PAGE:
Mothers are encouraged by Village Health Volunteer Sokly Ye (standing)
to take advantage of free vaccines offered by a mobile outreach team in March 2017;
©UNICEF Cambodia/2017/Fani Llaurado
“Bring your child for free vaccines tomorrow!” Sokly Ye, a robust 44-year-old woman, called out to passers-by as she slowly drove her motorbike down a narrow dirt road lined with small, ramshackle homes.
It was 7 in the morning, and Ms. Ye, an experienced village health volunteer, knew this was the best time to catch villagers at home and let them know that outreach health workers from a local health centre would be coming the next day.
From time to time, she parked and went door-to-door, speaking directly with residents about the free life-saving services scheduled.
Ms. Ye has been a village health volunteer for 10 years in Svay Pak, an urban poor settlement nine kilometres north of the Cambodian capital, Phnom Penh. She acts as an important messenger to this vulnerable community, sharing the benefits of practices such as vaccination and appropriate pre- and postnatal health for mothers, while also encouraging regular check-ups at the local health centre for all family members.
Around 5,000 people, or 1,000 families, live here. A third are migrants from rural areas in search of work. They live in informal settlements comprised of small wooden houses with tin roofs squeezed next to one another. Most are packed beyond capacity with inhabitants, including many small children.
Because some of these settlements are typically illegal and unorganized, they cannot get registered with the municipality and therefore receive no public services. Clean water and electricity are supplied by private providers, which are more expensive than public lines. In such communities, there is neither proper drainage nor garbage collection, resulting in a dangerous situation of poor sanitation and hygiene.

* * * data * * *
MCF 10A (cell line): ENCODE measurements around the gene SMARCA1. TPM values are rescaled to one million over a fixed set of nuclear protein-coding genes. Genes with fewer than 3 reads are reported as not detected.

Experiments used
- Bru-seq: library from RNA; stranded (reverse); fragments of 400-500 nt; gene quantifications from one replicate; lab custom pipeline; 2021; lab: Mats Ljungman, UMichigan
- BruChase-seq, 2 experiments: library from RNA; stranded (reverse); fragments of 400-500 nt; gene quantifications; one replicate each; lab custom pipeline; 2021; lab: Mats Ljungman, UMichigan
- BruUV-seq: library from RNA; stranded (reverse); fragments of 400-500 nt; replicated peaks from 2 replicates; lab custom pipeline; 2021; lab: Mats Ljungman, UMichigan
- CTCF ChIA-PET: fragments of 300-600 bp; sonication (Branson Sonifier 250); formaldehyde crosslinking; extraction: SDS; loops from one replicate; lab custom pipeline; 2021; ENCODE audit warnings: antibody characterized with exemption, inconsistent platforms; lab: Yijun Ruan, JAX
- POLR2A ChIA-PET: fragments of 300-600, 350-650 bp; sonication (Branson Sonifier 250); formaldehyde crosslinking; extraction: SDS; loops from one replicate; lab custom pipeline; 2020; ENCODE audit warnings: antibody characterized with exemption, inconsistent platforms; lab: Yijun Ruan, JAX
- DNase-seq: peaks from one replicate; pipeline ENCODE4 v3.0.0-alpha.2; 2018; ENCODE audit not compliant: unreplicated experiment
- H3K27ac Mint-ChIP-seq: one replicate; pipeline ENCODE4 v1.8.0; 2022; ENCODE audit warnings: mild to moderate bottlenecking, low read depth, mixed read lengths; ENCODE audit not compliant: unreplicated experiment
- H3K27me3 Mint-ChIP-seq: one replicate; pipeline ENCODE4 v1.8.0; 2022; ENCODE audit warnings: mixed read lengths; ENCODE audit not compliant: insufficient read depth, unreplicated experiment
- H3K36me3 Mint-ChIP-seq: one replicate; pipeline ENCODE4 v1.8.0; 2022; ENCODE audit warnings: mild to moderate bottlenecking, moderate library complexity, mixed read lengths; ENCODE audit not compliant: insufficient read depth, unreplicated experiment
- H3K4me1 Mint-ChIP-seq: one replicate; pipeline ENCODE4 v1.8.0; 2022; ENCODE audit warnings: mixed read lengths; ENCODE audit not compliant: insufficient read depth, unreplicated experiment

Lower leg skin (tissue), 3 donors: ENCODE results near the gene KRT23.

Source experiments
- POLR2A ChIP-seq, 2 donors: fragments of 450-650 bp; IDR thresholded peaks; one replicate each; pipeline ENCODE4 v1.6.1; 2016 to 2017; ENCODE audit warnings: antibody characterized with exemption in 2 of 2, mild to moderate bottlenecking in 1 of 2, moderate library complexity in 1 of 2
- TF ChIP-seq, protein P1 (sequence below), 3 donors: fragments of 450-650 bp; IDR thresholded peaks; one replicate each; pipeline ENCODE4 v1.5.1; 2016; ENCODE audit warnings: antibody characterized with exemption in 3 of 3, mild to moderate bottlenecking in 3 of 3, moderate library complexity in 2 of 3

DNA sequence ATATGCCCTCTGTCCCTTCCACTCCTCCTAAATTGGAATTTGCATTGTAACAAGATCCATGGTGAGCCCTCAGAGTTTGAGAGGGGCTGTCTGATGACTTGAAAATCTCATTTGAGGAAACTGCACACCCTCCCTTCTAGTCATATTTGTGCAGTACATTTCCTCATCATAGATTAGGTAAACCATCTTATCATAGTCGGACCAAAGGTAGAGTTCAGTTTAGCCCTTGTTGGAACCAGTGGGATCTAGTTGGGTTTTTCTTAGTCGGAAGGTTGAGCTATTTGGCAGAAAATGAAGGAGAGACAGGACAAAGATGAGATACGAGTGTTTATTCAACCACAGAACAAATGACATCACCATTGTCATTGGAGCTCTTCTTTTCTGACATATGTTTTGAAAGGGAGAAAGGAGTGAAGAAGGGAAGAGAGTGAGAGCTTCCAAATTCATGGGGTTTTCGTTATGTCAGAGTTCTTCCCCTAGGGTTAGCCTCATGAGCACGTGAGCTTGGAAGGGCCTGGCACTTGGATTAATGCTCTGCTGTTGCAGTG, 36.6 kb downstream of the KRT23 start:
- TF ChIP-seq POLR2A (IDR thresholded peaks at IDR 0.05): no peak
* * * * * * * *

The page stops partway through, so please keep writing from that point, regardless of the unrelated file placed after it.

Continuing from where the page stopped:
Diarrhoea, pneumonia, dengue fever, skin infections and malnutrition are commonplace, particularly among children.
A 2014 UNICEF assessment showed that of Phnom Penh’s population of 1.6 million, a quarter earn less than US$1.60 a day. Many are migrant workers like those in Svay Pak; in 2016, migrants numbered 82,000 across 205 registered poor communities in the city. These disadvantaged communities not only face economic hardships but are also disproportionately affected by disease: according to a national survey, only 6 of 10 children in Cambodia’s poorest households are vaccinated, compared to 9 of 10 in the wealthiest homes.
To address this gap, since 2011 UNICEF has worked with the Municipal Health Department to improve newborn and child health services (including vaccination) from 26 to 183 urban poor communities. This includes training health staff and village health volunteers to conduct face-to-face educational sessions and outreach activities.
Efforts to boost vaccine coverage are complemented by a host of activities to strengthen children’s overall well-being, such as education about proper nutrition and feeding practices to stem malnutrition and behaviour change campaigns that inform caregivers about the dangers of acute respiratory illness (pneumonia).